Dear Centre Plan Staff,
Please find included in this email two previous submissions from Friends of Halifax Common
Green Space: As the Centre Plan intends to add 15-30,000 new residents to the area it is imperative that there be greater attention given to protecting existing green space and to increase it. This is for all the benefits known — human mental and physical health, safe social distancing, improved walkability and active transportation, habitat, gardening, coping with climate change etc.
Health Benefits: A 2016 World Health Organization[i] report suggests sizes of and distance from green space. ie 5 minutes from 1ha is one standard. It also emphasizes connectivity as well as buffer zones for green space – these should be adopted as goals of the Centre Plan. Why not envision a network of green space from Point Pleasant Park to Africville and from the North West Arm to the Halifax Harbour that traverses the Halifax Common? Why not daylight Freshwater Brook as a landscaped route through the city[ii]? This is happening around the world[iii] and has been considered for Freshwater since 2006[iv]. The Centre Plan should create these opportunities.
Also attached is a landscape design of the proposed Park within the Park (see illustration) that Peter Klynstra created and which the province and the city used to convince very reluctant citizens that the grounds of former School for the Blind should be converted to a parking lot for 200 cars with 200 trees. The block of Tower Road that was closed was supposed to be a landscaped path. None of this was ever fulfilled. This is an example of where the Centre Plan needs to be planning for recapturing public open space on the Halifax Common as per the 1994 Halifax Common plan. This should be scheduled on a timeframe to be accomplished within three years.
Approximately 20% of the Common is used for parking-that is about to increase with two new parking garages planned as part of the QEII re-development.
Contrast that with Paris, where the Mayor was recently re-elected with a promise to remove 60,000 parking spots. The goal has recently been increased to 70,000. All with the intention to create a city with clean air where citizens walk, bike or use public transportation to move about. How can the Centre Plan propose to be reducing reliance on cars when it has no targets or timelines for doing so?
Corridors, Emissions and Health: It is a major concern that the Centre Plan is premised on Corridors which concentrates people living next to major transportation routes. One outcome is the very serious health concern that the Halifax Common is surrounded by major driving routes and that the new developments on and next to it have large parking capacity for cars. Electrification is not coming any time soon-Halifax has just ordered 150 new diesel buses. The health of people walking or playing on the Common is at risk.
Vehicle pollution is deadly.[i] Dr. Michael Brauer, a Canadian expert on air quality recommends that people live at least 150m from major transportation routes-this is not news. Traffic pollution was recently noted for the first time as the cause of death of a 9-year old girl.[ii] Canada traffic emissions are a principal source of air pollution and the leading cause for us having one of the world’s highest rates of new childhood asthma. It is also linked to other lung diseases, higher risk of dementia, Parkinson’s, Alzheimer’s and MS. And of course traffic also leads to motor vehicle and pedestrian collisions.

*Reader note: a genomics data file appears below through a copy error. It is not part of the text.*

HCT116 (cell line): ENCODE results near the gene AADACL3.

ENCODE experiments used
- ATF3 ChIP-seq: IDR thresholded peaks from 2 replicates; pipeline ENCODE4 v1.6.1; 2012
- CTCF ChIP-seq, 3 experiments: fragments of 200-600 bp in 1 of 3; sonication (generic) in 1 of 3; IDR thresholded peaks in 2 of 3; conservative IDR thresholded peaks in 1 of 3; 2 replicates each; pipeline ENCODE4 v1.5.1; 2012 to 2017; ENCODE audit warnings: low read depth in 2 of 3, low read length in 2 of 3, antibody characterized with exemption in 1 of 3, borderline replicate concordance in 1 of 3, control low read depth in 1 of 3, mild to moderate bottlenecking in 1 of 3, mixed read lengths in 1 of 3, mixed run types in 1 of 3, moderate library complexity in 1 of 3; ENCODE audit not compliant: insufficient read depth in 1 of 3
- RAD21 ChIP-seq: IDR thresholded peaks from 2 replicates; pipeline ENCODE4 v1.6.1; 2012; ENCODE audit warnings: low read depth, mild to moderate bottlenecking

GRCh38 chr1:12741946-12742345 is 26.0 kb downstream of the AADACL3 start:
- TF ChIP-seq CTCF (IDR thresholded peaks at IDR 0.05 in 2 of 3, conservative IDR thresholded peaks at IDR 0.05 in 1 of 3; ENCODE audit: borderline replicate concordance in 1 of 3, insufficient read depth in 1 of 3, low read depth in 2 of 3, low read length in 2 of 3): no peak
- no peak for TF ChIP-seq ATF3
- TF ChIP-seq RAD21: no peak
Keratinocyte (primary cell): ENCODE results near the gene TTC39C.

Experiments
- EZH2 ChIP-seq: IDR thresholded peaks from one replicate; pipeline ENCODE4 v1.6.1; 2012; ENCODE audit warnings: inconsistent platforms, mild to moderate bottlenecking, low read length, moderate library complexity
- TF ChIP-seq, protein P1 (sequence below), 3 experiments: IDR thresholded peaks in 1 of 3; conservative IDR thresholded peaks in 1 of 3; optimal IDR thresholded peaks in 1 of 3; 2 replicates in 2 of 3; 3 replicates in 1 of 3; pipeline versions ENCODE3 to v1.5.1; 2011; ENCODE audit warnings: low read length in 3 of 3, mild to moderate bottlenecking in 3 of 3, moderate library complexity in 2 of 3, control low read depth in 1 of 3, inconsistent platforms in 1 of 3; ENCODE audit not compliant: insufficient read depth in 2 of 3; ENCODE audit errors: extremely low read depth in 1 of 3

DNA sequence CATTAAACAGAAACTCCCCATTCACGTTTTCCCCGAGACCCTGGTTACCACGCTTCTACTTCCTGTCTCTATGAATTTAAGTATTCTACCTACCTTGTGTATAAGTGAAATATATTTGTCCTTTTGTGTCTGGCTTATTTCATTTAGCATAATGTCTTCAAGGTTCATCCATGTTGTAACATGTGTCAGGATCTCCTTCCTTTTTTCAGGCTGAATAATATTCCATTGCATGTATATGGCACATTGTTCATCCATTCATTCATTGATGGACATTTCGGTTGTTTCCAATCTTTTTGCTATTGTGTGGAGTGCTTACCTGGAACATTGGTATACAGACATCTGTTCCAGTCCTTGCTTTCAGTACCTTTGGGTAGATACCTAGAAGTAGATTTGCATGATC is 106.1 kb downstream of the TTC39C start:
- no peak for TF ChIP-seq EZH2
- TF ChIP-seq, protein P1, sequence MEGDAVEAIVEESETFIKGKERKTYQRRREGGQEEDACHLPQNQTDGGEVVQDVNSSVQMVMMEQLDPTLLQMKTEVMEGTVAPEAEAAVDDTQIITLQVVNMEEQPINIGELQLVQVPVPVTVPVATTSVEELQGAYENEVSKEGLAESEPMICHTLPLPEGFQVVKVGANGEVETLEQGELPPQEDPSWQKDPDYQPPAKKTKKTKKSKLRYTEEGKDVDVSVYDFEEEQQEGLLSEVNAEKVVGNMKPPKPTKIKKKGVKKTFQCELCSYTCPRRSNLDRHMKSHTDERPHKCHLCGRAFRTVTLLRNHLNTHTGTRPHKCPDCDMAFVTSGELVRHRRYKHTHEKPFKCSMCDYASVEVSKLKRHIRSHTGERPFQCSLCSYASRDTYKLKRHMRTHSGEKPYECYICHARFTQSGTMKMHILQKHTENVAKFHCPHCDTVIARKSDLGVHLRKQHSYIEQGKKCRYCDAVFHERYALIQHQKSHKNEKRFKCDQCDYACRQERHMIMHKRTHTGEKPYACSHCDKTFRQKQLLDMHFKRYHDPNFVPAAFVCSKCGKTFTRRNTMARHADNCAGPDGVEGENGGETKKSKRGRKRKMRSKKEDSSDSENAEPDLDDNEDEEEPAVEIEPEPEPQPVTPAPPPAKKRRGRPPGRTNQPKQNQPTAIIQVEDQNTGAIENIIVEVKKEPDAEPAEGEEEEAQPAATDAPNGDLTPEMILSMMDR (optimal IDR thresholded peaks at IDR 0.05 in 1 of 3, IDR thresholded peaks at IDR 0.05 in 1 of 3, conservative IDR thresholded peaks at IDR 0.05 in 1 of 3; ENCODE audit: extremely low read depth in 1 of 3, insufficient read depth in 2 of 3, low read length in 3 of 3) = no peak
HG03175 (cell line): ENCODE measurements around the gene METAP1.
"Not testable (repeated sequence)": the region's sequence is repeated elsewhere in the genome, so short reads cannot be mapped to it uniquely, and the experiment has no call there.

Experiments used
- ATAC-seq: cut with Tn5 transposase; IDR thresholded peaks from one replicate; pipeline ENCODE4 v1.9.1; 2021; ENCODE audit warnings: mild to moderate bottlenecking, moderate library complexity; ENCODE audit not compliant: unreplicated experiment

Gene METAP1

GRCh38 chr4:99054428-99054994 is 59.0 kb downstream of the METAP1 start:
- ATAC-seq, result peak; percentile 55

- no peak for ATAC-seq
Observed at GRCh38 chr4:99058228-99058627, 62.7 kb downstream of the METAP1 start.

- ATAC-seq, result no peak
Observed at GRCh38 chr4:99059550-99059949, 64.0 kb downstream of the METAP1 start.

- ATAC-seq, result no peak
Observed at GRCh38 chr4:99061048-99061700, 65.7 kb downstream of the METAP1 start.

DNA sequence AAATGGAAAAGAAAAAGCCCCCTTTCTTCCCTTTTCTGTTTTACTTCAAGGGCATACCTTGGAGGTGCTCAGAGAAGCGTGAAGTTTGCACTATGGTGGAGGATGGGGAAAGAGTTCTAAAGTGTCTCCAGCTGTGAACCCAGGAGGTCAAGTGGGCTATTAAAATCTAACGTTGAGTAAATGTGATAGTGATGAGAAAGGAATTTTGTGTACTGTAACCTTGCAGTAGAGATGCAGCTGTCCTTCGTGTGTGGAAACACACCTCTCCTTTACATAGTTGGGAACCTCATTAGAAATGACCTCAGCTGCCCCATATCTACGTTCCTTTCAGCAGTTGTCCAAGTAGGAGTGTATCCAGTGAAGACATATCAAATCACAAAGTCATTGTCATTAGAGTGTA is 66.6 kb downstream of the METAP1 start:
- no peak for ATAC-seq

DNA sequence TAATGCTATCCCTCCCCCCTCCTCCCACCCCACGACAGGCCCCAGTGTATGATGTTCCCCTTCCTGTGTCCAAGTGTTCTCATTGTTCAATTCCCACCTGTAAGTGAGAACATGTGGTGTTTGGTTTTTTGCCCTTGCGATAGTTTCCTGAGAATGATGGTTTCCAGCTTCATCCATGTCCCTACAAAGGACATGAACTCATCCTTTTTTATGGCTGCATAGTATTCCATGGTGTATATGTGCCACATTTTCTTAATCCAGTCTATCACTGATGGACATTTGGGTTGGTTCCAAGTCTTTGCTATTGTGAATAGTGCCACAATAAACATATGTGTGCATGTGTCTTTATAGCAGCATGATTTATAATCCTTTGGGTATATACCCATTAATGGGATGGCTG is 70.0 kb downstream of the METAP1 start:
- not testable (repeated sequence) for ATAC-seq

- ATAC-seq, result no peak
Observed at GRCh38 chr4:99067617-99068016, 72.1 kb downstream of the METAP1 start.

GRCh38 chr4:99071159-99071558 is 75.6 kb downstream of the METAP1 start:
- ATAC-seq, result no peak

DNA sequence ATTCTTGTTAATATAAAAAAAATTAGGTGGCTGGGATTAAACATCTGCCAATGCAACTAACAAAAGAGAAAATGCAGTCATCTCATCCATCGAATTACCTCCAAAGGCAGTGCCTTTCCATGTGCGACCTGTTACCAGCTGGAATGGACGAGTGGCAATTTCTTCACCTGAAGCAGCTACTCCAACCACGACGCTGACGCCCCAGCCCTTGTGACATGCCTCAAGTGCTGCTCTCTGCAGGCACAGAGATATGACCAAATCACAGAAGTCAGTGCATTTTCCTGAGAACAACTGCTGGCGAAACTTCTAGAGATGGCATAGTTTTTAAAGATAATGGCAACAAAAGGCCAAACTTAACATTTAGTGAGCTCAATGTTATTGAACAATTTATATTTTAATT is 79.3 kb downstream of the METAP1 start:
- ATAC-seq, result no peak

Protect the Halifax Common: It is also a major disappointment that the Centre Plan has not protected the Halifax Common by focusing on a built form that would minimize the impact of development on the Common. The fixation with high rises is unnecessary, costly to neighbourhoods due to demolitions, superblockers that lack of porosity, wind and shade, loss of privacy and unaffordability. This is not promoting the scale of development that the city needs-the missing middle in distributed density. It is not a sustainable plan for moving forward. The attached illustration demonstrates different ways to achieve capacity for 300 units. The exact glass, steel and concrete building developers in Halifax are constructing are what New York city is banning[i].
Common Writ Large: Some final questions about the public common writ large:
- Solar Rights: How does the Centre Plan intend to protect solar rights for existing or future installations?
- Rights of Way: Will there be a process to identify public rights of ways that should be retained? -for example the former Garrick Street that transects O’Regan’s was promised to retain a public right of way by Mayor Walter Fitzgerald when it was traded to O’Regan’s for frontage on Robie Street. Another example is the steps in front of St David’s Church that lead between Grafton and Queen Street. Another is access through St Pat’s and St Pat’s Alexandra.
- Lighting Design: Is there a detailed lighting design guide that minimizes light trespass, pollution and night blindness[ii]? And that reduces impact on birds?
- Trees, canopy, pervious surfaces: Is there a plan to protect trees from development and to ensure that the tree canopy remains and that impervious surfaces are not increased?
FHC executive would be pleased to meet with you to discuss these ideas and sincerely hope that you can take them in the spirit that they are offered.
for Friends of Halifax Common
[i] Urban green spaces and health— A review of evidence https://www.euro.who.int/__data/assets/pdf_file/0005/321971/Urban-green-spaces-and-health-review-evidence.pdf?ua=1
[v] health-deadly-https://www.cbc.ca/news/technology/air-pollution-study-1.5339472 [vi] https://r.search.yahoo.com/_ylt=AwrEeGGXau5fTB0ArxUXFwx.;_ylu=Y29sbwNiZjEEcG9zAzMEdnRpZAMEc2VjA3Ny/RV=2/RE=1609489175/RO=10/RU=https%3a%2f%2fwww.cbc.ca%2fnews%2fworld%2fcoroner-rules-air-pollution-contributed-to-young-girls-death-1.5845117/RK=2/RS=BBAAYRXLH7f2ecYe065LT7UqAXo-